So now you know which stage in your sales cycle each of your offers align with, and you've also determined which pages on your site CTAs for those offers belong. You're nearly there!

Depending on how many offers you have identified for each stage, you might want to do just a bit more analysis to pinpoint your best-performing offers. This is particularly important if you have a bunch of offers available and need to narrow down a list of those to use in CTAs on your web pages. If you don't have very many available, you'll probably be creating CTAs for all of them so you're not using the same CTA on every page, and you can likely skip this step. (But you should probably invest more time into content creation to expand the number of offers you have at your disposal.)

Use your landing page analytics to analyze your offers by each sales cycle stage, and pick out your top-performing offers by using metrics such as landing page conversion rate and submissions as proxies. For HubSpot customers, the Landing Page Analytics tool makes this a snap!  

lp conversion rate resized 600

Finally, in the second sheet of your spreadsheet, create a new column, and add these offers to your rows of website pages, matching them with their appropriate stage in the sales cycle.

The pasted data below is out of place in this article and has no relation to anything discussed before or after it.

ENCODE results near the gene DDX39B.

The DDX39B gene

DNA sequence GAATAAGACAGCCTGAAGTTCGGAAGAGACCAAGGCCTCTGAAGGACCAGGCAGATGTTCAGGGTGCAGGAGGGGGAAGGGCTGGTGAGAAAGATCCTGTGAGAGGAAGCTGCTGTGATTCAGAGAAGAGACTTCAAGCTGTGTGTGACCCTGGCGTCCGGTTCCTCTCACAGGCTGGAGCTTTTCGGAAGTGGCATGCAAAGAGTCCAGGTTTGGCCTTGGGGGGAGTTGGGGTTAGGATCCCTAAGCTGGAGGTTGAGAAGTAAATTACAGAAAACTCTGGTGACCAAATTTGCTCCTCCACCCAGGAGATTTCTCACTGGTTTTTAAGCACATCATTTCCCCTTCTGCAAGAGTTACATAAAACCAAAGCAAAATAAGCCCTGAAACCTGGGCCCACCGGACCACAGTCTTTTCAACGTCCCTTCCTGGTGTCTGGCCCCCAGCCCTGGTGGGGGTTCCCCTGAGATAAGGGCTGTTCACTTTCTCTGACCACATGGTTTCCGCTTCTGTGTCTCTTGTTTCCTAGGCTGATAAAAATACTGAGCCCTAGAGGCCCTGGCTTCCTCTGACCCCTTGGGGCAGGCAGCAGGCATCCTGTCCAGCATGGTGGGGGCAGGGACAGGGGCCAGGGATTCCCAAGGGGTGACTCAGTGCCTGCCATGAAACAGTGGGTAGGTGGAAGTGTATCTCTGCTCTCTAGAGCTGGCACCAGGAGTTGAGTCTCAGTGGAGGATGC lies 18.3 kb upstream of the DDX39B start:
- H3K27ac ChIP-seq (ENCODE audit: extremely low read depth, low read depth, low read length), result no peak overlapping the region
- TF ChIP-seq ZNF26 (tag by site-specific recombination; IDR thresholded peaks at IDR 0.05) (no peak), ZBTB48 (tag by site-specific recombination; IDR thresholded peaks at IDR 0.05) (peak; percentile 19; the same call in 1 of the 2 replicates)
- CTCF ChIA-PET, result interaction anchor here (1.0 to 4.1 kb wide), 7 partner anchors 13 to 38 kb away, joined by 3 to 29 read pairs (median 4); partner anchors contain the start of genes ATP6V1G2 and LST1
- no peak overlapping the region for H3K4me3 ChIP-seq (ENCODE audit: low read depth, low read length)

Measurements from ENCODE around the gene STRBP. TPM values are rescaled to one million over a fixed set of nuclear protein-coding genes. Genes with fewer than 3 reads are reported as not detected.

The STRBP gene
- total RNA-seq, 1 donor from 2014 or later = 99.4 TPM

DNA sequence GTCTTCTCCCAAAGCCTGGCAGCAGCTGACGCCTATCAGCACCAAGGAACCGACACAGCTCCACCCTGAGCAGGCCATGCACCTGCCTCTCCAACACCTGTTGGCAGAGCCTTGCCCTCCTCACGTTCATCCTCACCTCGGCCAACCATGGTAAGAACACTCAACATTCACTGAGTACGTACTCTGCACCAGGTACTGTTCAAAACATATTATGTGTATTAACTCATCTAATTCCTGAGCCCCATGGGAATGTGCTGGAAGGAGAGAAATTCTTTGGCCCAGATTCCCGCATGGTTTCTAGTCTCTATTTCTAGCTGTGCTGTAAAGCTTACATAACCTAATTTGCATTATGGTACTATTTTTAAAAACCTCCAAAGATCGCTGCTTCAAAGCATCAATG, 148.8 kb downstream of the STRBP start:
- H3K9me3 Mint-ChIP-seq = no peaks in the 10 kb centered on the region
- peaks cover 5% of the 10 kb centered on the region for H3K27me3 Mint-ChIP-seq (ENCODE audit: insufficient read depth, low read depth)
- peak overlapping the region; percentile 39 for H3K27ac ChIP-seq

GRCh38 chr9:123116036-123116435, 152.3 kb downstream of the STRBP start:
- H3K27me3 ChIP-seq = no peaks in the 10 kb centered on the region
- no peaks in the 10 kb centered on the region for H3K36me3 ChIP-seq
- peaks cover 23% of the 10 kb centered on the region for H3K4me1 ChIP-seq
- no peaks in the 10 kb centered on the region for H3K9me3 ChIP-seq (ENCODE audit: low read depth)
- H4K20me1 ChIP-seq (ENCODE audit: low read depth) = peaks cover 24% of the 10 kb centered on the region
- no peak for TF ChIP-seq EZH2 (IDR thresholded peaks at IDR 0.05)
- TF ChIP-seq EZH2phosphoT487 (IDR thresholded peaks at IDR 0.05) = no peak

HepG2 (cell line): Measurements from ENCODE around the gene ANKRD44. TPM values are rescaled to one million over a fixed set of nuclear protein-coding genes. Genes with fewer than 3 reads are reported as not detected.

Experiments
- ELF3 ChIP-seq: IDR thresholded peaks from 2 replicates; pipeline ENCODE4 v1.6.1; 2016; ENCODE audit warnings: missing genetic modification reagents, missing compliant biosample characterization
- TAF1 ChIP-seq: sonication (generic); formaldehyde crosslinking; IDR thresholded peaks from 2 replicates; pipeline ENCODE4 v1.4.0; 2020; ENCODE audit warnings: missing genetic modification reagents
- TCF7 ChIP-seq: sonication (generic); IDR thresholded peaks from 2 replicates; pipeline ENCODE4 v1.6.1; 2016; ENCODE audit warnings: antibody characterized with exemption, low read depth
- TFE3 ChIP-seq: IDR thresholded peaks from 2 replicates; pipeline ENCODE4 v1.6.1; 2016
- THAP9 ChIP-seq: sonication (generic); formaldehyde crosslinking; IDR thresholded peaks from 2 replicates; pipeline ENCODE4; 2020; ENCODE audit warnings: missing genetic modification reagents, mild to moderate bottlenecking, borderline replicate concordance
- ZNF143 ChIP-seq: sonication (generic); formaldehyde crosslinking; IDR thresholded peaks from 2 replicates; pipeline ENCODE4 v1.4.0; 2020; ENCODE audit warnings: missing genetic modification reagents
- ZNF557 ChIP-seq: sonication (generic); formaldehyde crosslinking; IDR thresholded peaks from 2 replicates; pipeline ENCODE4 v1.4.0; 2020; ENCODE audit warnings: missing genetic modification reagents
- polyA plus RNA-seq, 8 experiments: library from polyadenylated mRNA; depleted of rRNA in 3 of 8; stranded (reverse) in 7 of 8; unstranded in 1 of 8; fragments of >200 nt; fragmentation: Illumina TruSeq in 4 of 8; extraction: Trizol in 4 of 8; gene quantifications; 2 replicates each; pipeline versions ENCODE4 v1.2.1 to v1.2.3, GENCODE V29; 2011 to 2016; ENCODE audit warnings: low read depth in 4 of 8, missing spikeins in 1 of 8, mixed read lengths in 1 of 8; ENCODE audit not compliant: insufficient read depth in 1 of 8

Voila! Now you have a spreadsheet that indicates which offers you will use in CTAs on what website pages!

Step 4: Design, Test, and Analyze

Now that you know what to do, do it! Add the appropriate CTA buttons for your offers to their corresponding web pages. And if you don't have CTAs for your offers, get to designing them! Hire a designer, create them yourself, or use a tool like HubSpot's CTA Module to get going.


And don't forget to do some testing, particularly on pages whose sales cycle stages aren't so cut and dry like your blog. Test CTAs for different offers on different pages to optimize performance and come up with your own best practices that are specific to your business, industry, and audience. Again, HubSpot's CTA Module (pictured above) makes it very easy to A/B test calls-to-action to optimize click-through rates and conversions.

How do you determine which CTAs to include on your website's various pages?

calls to action write design

Topics: Calls to Action